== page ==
Henrietta Young at The Art Stable

THE Art Stable, Kelly Young’s excellent gallery at Gold Hill Organic Farm, Child Okeford, has two exhibitions opening in October – Repetitive Landscapes 2020, landscapes by Henrietta Young, and The Invisible Land, etchings by Alexander Massouras.

Young’s paintings are characterised by acute observation of the environment where she lives, in particular the view from her garden, involving a field and maybe a horse or a dog. The mood of the works, in varying lights and atmospheres, changes with the expressive use of colour and paint, so that one senses things that have happened or are about to happen.

At the beginning of the pandemic she says she didn’t feel like doing anything particularly creative, “preferring to observe and think about the new technicolour place we seemed to be living in.”

But she soon felt compelled to begin this series of repetitive landscapes, “reflecting both the change in the new tempo of life as well as the faux 1950s Ladybird-coloured world I felt I was now inhabiting.”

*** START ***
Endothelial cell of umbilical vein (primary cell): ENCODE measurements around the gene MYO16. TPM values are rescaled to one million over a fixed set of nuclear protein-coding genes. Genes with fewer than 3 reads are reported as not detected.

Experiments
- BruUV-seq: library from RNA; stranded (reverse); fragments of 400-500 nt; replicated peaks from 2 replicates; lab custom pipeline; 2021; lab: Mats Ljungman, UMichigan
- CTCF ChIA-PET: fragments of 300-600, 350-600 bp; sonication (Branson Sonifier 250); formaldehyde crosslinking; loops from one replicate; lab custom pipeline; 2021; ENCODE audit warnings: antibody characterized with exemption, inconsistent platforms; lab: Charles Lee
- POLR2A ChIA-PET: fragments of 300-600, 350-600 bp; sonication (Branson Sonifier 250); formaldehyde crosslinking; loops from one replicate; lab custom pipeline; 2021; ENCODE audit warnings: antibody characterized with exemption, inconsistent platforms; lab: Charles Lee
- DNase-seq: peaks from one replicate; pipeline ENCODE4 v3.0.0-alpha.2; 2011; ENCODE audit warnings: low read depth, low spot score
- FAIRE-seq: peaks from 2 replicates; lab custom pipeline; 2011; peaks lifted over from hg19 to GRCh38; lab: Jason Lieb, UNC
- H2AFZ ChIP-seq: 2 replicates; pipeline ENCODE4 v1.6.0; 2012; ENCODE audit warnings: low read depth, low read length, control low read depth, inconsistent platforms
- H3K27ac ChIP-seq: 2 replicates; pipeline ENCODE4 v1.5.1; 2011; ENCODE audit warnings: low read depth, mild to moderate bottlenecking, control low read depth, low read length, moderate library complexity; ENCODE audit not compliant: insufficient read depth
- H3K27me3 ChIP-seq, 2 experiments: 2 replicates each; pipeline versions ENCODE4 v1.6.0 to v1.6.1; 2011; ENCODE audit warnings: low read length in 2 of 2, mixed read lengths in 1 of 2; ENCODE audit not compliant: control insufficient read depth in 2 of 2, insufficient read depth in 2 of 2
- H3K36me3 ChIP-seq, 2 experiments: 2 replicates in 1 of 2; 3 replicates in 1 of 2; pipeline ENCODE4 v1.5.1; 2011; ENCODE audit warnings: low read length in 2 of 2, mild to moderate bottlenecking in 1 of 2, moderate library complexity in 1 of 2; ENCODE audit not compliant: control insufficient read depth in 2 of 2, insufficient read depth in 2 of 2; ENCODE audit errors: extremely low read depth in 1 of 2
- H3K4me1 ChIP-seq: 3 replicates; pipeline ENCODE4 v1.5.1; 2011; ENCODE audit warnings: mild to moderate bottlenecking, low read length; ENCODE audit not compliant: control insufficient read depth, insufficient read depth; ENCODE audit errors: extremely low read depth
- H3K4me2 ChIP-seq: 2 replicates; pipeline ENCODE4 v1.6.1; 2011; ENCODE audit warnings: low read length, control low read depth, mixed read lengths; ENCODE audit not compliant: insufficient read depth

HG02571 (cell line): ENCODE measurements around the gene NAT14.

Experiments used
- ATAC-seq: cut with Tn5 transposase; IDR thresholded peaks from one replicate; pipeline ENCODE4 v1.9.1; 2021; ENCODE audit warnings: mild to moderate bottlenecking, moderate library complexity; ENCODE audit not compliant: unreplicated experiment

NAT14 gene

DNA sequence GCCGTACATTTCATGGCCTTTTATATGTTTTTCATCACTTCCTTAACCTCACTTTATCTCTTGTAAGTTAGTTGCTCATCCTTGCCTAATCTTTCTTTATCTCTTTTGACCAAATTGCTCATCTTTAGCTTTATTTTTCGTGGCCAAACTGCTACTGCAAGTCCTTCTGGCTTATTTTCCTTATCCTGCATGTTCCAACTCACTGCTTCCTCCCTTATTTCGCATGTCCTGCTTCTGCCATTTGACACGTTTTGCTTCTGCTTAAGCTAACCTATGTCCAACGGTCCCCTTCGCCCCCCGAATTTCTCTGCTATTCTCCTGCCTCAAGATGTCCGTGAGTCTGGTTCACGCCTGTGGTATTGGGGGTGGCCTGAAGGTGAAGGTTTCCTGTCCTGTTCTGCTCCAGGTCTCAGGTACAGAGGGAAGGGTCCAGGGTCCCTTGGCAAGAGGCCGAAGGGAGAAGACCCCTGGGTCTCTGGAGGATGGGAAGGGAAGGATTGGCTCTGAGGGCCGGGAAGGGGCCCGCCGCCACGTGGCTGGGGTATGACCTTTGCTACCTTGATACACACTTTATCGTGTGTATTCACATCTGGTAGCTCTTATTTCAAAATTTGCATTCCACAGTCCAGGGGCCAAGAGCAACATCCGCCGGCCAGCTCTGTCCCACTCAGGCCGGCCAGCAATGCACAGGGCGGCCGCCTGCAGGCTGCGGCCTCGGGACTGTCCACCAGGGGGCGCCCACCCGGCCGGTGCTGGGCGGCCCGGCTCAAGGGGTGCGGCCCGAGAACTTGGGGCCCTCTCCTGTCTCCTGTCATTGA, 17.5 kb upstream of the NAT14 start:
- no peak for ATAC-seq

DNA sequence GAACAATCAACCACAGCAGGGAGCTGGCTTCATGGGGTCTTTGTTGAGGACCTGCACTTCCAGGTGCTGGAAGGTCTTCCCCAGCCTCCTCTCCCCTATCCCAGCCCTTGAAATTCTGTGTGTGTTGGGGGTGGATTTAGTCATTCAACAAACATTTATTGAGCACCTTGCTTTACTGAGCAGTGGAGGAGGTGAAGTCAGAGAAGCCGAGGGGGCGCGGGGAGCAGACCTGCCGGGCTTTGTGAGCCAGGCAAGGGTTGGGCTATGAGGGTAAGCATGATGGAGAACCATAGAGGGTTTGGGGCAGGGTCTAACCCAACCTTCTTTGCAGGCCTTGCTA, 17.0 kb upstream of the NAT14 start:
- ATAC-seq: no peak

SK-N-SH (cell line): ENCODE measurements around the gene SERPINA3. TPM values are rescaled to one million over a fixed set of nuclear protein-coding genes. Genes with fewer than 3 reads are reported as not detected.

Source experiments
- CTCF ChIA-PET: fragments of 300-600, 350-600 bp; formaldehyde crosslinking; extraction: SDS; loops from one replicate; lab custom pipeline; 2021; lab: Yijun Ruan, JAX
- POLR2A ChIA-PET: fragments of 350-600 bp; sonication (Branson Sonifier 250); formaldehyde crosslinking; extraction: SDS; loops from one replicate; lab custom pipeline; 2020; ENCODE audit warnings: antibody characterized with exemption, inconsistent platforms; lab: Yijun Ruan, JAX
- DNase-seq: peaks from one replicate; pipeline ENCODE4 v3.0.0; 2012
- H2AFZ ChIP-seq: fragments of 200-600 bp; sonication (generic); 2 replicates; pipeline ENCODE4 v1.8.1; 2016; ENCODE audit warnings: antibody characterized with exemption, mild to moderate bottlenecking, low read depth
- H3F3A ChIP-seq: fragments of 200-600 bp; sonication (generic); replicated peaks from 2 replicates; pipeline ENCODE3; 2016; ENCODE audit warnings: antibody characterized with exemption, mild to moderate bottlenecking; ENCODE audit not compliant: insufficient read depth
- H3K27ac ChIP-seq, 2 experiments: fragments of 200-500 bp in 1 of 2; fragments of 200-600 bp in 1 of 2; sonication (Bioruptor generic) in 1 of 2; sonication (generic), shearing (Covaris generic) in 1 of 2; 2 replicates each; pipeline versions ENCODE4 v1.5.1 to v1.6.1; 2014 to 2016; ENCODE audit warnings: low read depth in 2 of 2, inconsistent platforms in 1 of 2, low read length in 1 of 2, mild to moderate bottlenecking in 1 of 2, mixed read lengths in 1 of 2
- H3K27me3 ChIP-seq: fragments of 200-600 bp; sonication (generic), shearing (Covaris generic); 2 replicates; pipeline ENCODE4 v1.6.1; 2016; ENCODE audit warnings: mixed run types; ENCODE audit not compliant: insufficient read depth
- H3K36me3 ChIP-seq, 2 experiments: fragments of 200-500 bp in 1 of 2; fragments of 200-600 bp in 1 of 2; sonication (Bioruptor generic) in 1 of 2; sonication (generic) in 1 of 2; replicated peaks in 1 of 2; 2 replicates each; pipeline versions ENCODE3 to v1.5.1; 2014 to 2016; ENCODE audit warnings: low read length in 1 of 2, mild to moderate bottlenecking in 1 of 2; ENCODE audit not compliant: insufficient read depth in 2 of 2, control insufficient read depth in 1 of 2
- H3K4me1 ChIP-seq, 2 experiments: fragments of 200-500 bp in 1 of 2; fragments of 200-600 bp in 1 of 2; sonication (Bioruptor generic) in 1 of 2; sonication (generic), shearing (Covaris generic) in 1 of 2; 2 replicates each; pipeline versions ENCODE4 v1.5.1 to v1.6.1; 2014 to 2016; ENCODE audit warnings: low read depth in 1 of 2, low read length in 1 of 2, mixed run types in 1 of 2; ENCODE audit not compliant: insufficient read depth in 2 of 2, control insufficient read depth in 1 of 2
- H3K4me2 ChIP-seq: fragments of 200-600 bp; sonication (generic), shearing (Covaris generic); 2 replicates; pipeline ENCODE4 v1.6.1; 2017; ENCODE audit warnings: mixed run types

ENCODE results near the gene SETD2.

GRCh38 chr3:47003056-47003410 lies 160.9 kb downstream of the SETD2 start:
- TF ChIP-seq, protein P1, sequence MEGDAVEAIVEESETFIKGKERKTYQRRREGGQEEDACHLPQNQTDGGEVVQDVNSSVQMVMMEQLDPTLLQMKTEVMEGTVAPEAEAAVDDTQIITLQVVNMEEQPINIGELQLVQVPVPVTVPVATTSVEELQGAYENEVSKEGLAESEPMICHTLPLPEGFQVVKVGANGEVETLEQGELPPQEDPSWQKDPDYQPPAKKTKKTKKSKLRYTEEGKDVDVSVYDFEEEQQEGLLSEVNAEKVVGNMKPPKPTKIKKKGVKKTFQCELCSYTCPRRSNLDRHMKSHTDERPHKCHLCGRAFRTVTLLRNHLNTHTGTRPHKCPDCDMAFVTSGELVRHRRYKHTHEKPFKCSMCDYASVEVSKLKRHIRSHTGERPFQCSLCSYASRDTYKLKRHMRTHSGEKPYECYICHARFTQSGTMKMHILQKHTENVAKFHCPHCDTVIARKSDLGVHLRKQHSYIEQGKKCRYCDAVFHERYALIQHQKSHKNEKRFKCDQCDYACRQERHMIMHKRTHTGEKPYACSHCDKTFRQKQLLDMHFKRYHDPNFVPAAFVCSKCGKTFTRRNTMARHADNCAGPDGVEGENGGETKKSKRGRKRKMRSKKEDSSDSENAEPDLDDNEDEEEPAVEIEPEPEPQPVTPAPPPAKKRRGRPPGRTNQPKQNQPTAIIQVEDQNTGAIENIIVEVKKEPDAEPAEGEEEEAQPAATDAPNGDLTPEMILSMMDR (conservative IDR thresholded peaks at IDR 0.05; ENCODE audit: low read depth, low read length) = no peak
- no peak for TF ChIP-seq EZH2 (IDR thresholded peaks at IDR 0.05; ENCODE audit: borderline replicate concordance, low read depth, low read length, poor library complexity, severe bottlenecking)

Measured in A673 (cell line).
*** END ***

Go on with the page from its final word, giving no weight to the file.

Henrietta Young trained at Winchester Art School and has lived and worked in Dorset since 1973.  She has been a prize winner in the John Player award and has exhibited regularly in the West Country and London.

The exhibition runs from 16th October to 13th November.

Alexander Massouras (b.1981) is an artist and writer who has work in UK and international collections including the Ashmolean, the British Museum, the Fitzwilliam, and the Metropolitan Museum of Art.

The Invisible Land is a group of nine etchings that describe a retreat from a flood, a series which culminates in settlement of sorts. It draws its imagery from many places: there are backgrounds glimpsed in films, references to Breugel, a found dead bird, and a nod to Wittgenstein’s discussion of the Rabbit-Duck illusion.

A second group, The Divers, explores the combination of line (the pools and diving platforms) with tone (the diver). They play on the symbolism of the fall and on the stillness of the image: the divers never meet the pools, a separation which finds visual form in the distance the etchings keep between line and tone.

Pictured: Two paintings by Henrietta Young and one of the Divers etchings by Alexander Massouras.